Russia’s Deputy Prime Minister Alexander Novak has warned that the country’s authorities may be prepared to accept a certain decline in oil production — despite the drop in government revenues — in response to the price cap officially agreed late last week by the G7 group of leading economies and Australia.
Speaking to Russian state television channel Vesti24, Novak described the new restriction as a “non-market and coarse mechanism” that contradicts to all free trade rules, including those of the World Trade Organization.
“We are working on prohibitions [for Russian oil producers] to use the price cap mechanism, not dependent upon its level,” he said.
The G7 and Australia agreed a price cap of $60 per barrel for Russian seaborne oil cargoes transported to countries outside Europe not participating in the European Union’s full embargo on Russian oil purchases.
EU members have overcome resistance from Poland, insisting together with Ukraine, that the cap should be lowered to $30 per barrel to immediately undermine the flow of revenues to Russia, to finance its war on Ukraine.
The decision by the G7 and Australia comes into effect on 5 December and prohibits UK and European shipping, insurance and reinsurance companies from handling cargoes of Russian oil above the price cap.
The level of the cap is planned to be revised regularly in line with the price of benchmark crudes such as Brent and West Texas Intermediate (WTI).
“This review will take into account a variety of factors, which can include the effectiveness of the measure, its implementation, international adherence and alignment, the potential impact on coalition members and partners,” the EU said in a statement.
Russian heavy and sour oil blend — Urals — was sold at an estimated $61.30 per barrel in Russian ports in the north, northeast and south of the country at the end of last week, tied to the Brent price, which closed at $85.57 per barrel on Friday, according to Reuters.
However, according to Russian customs data, the lighter ESPO blend oil that is shipped from the Kozmino terminal in Russia’s far east to China and other destinations in Asia has traded at parity or at a slight discount to benchmark crudes this year.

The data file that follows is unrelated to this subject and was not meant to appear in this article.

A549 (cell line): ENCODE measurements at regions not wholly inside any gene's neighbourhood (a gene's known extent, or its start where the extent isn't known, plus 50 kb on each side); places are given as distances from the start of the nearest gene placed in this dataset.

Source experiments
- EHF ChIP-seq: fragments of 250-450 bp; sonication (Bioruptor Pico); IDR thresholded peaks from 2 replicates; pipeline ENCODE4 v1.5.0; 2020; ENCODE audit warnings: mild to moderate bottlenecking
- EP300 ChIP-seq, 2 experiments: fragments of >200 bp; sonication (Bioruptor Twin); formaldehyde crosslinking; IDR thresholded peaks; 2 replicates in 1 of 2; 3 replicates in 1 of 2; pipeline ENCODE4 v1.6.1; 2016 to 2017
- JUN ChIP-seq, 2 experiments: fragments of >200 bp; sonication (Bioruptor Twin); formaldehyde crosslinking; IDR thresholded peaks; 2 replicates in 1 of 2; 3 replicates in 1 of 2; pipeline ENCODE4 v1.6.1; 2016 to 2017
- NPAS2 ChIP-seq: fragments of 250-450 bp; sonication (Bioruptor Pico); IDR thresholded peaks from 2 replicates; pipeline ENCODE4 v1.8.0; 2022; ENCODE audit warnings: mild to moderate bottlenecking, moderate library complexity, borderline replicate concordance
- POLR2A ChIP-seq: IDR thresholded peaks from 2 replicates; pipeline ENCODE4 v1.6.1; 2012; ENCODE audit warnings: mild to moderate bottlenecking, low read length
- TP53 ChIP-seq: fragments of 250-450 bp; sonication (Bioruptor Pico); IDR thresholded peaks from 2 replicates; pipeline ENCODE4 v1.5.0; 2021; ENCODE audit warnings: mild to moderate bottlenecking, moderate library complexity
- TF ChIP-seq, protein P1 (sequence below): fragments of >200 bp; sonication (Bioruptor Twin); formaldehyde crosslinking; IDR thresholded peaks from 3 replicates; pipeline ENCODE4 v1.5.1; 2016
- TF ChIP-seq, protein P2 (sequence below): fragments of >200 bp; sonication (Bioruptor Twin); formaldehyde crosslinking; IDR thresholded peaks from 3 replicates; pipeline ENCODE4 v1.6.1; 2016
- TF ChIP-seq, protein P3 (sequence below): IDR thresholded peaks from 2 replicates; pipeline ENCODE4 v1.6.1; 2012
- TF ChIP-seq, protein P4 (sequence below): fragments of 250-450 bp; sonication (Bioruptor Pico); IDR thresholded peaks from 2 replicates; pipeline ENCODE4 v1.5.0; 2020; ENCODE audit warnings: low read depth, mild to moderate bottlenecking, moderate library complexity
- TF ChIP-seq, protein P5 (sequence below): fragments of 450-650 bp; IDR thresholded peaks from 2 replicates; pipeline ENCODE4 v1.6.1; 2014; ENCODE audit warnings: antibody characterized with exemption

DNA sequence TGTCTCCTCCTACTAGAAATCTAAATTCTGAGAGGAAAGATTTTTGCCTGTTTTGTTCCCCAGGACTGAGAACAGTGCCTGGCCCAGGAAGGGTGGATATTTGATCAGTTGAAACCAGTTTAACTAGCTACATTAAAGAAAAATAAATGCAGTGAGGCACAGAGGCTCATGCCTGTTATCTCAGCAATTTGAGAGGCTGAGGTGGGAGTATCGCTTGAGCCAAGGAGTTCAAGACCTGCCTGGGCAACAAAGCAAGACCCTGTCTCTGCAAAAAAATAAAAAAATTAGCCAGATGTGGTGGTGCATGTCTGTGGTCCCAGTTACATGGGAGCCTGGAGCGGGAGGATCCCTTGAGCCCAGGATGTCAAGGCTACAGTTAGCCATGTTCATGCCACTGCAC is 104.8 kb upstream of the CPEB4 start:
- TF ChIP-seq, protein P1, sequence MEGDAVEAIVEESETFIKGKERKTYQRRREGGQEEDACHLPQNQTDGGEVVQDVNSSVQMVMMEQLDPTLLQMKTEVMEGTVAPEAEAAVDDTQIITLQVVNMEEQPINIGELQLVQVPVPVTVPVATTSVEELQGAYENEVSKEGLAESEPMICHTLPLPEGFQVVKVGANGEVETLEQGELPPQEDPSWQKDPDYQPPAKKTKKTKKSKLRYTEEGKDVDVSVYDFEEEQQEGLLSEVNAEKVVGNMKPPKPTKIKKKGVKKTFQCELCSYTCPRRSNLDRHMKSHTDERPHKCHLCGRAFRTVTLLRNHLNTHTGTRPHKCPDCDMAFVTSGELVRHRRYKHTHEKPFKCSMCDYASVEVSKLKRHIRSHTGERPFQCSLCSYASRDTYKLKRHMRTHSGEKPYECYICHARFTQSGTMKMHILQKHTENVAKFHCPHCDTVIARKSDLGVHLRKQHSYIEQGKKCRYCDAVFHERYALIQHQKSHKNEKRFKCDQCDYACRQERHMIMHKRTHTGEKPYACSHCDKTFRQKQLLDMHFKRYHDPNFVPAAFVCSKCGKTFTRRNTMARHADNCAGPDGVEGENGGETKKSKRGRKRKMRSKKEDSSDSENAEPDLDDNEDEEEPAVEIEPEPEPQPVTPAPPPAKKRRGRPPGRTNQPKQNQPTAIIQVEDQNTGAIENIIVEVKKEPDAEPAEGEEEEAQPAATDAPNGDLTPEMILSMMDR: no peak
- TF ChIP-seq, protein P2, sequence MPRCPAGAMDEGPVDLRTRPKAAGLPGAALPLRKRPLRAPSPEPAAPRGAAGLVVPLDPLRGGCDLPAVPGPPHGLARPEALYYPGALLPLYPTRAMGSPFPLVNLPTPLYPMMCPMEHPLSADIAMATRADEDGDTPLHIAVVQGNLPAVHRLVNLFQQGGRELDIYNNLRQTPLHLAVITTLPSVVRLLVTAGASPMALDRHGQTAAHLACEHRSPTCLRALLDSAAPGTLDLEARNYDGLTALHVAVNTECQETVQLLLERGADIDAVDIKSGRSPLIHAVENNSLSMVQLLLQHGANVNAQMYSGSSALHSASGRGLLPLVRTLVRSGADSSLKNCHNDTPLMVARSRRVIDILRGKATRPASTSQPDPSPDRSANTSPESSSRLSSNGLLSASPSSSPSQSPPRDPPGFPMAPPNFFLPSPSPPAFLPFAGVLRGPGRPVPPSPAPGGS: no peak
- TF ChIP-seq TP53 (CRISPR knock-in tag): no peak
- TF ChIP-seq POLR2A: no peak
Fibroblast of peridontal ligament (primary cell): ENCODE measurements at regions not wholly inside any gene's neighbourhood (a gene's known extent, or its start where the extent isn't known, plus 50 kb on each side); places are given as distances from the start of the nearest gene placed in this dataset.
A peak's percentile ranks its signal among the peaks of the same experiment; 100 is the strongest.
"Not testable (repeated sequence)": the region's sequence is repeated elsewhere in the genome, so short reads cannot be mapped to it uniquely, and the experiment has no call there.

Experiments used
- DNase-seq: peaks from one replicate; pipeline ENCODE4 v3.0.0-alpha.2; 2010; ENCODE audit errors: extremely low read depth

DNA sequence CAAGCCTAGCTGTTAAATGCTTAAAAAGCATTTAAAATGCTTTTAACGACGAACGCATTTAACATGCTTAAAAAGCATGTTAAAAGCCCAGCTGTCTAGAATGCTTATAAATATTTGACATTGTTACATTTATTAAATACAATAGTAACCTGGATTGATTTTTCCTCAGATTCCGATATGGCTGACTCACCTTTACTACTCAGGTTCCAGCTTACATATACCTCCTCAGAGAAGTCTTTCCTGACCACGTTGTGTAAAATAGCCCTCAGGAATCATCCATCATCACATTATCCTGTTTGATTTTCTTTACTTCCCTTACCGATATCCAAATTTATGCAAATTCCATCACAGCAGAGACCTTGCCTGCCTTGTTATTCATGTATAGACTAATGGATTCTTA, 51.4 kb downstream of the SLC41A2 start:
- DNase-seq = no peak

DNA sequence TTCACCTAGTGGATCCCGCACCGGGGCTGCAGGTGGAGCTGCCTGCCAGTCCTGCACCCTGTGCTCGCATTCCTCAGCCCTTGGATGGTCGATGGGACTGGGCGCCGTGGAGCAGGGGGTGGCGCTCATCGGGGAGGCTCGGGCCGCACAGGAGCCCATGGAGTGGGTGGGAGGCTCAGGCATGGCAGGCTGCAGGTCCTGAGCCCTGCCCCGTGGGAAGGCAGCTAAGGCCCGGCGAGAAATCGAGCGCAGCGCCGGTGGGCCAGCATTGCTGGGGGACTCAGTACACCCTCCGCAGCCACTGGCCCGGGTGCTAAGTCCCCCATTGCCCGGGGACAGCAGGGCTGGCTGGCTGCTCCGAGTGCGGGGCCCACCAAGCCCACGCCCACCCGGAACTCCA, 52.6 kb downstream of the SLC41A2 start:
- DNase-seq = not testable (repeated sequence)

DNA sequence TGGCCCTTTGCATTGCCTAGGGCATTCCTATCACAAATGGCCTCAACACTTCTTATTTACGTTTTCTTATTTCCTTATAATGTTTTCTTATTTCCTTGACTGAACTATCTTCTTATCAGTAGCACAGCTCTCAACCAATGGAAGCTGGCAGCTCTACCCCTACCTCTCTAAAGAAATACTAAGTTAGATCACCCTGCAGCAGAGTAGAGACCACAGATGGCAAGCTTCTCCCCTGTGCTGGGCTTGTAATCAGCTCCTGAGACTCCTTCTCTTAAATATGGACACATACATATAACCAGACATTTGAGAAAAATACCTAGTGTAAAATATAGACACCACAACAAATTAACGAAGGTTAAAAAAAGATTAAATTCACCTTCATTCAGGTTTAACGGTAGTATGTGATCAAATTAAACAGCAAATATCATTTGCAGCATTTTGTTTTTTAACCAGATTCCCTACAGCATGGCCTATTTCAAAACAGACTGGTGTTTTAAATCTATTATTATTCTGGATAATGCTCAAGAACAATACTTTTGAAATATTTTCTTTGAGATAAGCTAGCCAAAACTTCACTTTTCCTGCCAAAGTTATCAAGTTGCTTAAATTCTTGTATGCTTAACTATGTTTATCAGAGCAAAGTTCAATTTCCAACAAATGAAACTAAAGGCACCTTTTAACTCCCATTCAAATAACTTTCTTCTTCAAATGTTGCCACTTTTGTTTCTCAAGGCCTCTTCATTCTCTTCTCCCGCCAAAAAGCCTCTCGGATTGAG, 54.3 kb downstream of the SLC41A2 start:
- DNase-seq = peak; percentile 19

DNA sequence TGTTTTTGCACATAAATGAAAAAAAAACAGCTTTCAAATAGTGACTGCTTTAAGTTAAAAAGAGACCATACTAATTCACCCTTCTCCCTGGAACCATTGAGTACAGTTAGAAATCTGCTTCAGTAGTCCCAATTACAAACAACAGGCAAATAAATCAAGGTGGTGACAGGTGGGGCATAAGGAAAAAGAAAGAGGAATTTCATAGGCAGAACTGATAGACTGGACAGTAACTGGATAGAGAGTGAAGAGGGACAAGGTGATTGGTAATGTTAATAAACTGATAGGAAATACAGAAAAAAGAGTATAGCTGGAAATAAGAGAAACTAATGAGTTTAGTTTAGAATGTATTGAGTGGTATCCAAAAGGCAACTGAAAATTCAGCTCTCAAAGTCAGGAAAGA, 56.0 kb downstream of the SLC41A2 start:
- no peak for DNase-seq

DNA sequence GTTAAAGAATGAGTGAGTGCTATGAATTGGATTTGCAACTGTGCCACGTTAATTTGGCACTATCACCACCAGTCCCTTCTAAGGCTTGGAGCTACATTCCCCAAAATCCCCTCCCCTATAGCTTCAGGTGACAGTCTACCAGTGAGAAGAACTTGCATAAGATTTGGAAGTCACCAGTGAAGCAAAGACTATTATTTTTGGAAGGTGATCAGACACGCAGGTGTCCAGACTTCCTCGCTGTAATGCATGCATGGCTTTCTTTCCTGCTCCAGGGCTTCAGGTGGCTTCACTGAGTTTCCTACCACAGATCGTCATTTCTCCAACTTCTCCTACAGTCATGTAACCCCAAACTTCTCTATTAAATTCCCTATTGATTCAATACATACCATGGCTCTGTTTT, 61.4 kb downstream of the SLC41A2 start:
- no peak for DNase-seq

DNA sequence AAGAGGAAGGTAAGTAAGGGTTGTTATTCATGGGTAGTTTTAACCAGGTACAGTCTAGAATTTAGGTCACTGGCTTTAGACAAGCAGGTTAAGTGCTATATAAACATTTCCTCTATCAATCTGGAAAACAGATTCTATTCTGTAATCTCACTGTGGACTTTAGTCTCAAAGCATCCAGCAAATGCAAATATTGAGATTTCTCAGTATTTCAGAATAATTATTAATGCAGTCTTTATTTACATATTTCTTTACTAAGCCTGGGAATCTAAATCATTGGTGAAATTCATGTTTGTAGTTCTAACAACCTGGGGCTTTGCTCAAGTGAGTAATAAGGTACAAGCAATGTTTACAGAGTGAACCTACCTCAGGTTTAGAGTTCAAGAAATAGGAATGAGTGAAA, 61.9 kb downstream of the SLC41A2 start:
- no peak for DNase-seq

Urals became heavily discounted soon after Russia’s late February invasion of Ukraine to compensate buyers in India, China and elsewhere in Asia for higher transportation, handling and insurance costs.
In October, independent estimates based on tankers leaving Russian ports indicated that exports of the ESPO blend were running at about 890,000 barrels per day, against 2.35 million bpd for Urals blend.
“We will sell oil and petroleum products only to those countries that will work with us under market conditions, even if we have to reduce production by a certain margin,” Novak said.
Ukraine’s mixed response
Speaking this past weekend in a broadcast published on YouTube, Alexei Arestovich — an advisor to Ukraine’s Presidential Office — welcomed the price cap mechanism, saying that the anticipated response from the Russian government, prohibiting producers to sell their output at the cap, is “likely to do more harm to the Russian oil industry than the G7 restriction itself”.
Meanwhile, an unidentified government official in Moscow told Reuters that the Kremlin is preparing a decree to legally ban Russian oil producers and traders from interacting with countries and companies guided by the price cap.
However, in his Saturday’s video address to the nation, Ukrainian President Volodymyr Zelensky offered a different view, saying that the price limit is “inadequate to deter Russian aggression” and that its architects were “trying to avoid hard decisions”.
“The logic is obvious: If the price limit for Russian oil is $60 [per barrel] instead of, for example, $30… then the Russian budget will receive about $100 billion a year,” Zelensky said.
“This money will go not only to the war and not only to Russia’s further sponsoring of other terrorist regimes and organisations,” Zelensky said.
“This money will also be used to further destabilise precisely those countries that are now trying to avoid big decisions.”
The EU said that the price cap mechanism “will help address inflation and keep energy costs stable at a time when high costs — particularly elevated fuel prices — are a great concern to all Europeans”.